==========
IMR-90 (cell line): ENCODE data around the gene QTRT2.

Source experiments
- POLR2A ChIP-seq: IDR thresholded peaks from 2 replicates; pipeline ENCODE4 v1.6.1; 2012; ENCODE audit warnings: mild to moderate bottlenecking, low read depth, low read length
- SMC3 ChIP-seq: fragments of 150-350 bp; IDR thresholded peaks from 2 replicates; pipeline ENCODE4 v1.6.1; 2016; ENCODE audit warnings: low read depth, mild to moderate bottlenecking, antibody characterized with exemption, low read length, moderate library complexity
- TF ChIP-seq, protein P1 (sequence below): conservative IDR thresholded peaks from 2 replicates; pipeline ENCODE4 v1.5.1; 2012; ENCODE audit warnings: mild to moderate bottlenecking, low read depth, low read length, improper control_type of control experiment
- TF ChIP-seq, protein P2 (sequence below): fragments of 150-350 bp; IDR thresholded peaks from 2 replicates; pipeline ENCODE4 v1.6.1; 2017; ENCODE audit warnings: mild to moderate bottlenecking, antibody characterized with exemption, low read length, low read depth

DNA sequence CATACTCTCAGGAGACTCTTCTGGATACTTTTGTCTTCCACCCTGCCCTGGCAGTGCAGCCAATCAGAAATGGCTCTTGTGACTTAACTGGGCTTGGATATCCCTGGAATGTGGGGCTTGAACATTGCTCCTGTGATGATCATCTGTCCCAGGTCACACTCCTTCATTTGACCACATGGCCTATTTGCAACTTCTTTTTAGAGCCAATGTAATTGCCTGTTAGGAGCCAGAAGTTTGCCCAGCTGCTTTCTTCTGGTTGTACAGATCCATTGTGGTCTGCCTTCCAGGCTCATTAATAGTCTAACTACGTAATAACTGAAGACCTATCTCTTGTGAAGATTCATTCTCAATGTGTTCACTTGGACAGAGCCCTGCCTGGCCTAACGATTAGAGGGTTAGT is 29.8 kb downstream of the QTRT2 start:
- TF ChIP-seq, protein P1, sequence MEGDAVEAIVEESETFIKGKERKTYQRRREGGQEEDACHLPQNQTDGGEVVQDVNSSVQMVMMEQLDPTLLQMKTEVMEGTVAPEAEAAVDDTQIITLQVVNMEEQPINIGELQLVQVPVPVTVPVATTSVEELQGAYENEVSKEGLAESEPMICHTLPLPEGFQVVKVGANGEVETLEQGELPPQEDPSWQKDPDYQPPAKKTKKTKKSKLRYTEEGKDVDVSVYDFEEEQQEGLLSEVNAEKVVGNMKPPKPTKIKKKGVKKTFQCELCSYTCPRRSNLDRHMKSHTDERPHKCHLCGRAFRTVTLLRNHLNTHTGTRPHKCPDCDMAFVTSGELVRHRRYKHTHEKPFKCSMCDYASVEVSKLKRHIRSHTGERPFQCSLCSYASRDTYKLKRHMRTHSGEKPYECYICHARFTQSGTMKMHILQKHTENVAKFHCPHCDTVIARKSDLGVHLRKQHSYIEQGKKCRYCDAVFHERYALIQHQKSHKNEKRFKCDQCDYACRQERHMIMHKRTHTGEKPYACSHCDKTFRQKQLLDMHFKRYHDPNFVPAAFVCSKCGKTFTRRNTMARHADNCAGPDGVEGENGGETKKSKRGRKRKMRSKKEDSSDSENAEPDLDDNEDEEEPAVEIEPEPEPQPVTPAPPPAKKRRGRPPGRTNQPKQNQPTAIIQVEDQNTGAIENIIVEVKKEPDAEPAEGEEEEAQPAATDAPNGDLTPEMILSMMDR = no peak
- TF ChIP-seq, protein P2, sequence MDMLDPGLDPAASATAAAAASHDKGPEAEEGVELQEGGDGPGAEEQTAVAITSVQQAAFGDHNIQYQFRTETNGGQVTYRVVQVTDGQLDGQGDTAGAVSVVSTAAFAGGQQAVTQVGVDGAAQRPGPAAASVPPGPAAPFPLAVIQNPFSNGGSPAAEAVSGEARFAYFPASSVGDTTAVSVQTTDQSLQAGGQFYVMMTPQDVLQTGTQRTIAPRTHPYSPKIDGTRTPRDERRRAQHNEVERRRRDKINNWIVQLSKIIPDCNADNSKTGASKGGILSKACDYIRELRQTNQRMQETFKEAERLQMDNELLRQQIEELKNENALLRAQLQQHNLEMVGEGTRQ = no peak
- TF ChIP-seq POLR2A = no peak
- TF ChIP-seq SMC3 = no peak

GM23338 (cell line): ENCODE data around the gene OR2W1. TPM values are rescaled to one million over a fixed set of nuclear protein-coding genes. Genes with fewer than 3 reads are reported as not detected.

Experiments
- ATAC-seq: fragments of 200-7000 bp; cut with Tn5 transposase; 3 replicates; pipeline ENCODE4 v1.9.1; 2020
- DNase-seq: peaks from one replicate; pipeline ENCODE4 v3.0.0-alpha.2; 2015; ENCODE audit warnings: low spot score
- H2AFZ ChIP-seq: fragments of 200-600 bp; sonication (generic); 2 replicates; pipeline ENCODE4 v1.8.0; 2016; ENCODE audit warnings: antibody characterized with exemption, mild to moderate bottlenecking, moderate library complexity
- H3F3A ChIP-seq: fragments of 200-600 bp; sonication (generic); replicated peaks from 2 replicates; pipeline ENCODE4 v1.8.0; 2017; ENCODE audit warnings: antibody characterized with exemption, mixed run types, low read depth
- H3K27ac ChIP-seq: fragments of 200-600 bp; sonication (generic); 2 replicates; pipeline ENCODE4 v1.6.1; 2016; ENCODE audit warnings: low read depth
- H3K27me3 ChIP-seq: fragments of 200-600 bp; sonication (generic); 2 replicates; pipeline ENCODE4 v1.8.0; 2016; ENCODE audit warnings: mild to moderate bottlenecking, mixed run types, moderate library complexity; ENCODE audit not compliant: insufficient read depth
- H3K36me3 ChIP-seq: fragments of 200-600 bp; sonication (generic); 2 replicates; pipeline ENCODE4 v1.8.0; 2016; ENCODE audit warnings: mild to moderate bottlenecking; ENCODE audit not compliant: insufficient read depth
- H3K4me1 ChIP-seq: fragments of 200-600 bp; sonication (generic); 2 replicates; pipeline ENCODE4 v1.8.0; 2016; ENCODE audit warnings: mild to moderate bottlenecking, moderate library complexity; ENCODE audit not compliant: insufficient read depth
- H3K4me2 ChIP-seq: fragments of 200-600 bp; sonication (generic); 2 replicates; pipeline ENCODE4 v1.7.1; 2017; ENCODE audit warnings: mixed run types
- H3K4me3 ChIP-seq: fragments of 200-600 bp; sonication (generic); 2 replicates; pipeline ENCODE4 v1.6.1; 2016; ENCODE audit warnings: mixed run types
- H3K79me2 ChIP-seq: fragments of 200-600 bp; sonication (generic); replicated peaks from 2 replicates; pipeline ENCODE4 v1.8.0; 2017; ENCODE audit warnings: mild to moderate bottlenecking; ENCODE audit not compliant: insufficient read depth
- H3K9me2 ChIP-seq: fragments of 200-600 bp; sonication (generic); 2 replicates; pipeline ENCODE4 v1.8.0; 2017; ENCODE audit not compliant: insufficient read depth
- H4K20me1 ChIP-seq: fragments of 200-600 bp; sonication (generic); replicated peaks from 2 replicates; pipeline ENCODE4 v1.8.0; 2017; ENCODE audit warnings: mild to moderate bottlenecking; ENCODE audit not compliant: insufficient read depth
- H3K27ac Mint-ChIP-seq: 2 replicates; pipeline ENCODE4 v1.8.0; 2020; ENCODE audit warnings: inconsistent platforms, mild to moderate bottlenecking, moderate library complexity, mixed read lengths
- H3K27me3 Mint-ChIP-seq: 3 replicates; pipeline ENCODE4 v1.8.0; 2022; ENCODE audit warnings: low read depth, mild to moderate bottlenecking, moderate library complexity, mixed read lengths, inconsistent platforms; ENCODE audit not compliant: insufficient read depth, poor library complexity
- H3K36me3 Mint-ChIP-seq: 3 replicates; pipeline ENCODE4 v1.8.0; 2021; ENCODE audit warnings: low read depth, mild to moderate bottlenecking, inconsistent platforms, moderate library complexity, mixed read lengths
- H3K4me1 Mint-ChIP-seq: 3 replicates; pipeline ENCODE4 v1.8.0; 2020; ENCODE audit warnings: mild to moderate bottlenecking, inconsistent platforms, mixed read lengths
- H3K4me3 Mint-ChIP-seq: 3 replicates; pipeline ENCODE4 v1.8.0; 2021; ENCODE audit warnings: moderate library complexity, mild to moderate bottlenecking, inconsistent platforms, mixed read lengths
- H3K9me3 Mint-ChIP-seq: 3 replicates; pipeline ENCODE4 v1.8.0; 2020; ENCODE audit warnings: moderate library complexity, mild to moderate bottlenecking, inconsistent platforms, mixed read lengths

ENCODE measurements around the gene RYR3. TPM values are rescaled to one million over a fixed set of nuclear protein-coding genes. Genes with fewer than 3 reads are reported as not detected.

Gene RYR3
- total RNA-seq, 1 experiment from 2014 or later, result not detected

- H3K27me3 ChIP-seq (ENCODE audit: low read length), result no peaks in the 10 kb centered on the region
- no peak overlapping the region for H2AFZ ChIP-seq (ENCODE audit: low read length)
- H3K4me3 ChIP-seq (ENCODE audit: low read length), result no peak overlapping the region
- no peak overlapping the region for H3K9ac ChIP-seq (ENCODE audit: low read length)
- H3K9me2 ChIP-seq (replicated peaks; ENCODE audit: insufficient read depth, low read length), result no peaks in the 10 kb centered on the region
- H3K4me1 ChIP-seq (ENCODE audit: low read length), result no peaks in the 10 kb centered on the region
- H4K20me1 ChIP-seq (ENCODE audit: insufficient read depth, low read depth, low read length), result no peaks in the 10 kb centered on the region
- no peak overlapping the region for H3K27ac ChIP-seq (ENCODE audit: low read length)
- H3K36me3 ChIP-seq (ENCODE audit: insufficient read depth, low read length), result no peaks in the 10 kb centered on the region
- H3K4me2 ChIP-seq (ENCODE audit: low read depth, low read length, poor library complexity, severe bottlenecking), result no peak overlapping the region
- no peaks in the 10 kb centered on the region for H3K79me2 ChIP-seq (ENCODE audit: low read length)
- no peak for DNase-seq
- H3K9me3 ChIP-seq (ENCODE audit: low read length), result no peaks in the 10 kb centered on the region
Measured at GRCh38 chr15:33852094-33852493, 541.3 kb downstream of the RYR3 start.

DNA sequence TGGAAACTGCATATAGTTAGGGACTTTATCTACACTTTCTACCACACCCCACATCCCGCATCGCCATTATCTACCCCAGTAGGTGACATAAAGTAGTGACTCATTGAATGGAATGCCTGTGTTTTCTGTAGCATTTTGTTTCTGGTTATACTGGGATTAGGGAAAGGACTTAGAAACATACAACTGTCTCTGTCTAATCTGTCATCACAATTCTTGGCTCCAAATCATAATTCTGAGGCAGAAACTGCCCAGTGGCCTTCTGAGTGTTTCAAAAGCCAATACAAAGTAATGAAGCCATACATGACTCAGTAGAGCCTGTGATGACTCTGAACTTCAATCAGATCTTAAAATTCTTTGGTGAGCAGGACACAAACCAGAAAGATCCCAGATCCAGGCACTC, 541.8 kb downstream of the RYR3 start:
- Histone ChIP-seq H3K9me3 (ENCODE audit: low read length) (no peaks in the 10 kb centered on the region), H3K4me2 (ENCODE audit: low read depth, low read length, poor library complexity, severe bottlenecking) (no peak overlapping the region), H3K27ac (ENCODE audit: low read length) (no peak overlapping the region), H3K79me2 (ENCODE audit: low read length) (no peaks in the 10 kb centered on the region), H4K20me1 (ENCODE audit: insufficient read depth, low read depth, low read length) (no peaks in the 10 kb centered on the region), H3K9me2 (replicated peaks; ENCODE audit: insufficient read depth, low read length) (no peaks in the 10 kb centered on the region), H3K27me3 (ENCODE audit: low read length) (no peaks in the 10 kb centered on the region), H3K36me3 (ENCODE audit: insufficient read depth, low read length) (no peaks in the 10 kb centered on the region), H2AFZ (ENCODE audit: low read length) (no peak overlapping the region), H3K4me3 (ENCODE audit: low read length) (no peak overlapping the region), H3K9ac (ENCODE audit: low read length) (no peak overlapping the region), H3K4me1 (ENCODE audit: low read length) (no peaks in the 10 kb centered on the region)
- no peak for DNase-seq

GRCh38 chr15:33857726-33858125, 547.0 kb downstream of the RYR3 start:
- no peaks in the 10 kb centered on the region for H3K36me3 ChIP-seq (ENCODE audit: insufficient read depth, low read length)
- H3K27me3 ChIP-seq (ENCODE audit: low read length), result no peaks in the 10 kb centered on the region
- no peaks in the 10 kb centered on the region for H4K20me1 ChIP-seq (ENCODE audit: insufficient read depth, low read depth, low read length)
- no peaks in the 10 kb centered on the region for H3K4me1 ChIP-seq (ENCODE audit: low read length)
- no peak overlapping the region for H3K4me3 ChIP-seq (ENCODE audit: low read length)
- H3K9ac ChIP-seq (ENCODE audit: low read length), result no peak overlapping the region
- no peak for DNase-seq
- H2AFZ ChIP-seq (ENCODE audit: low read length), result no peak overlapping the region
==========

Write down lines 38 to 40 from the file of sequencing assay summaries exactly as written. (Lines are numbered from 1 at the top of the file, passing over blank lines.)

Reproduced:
- H3K4me3 ChIP-seq (ENCODE audit: low read length), result no peak overlapping the region
- no peak overlapping the region for H3K9ac ChIP-seq (ENCODE audit: low read length)
- H3K9me2 ChIP-seq (replicated peaks; ENCODE audit: insufficient read depth, low read length), result no peaks in the 10 kb centered on the region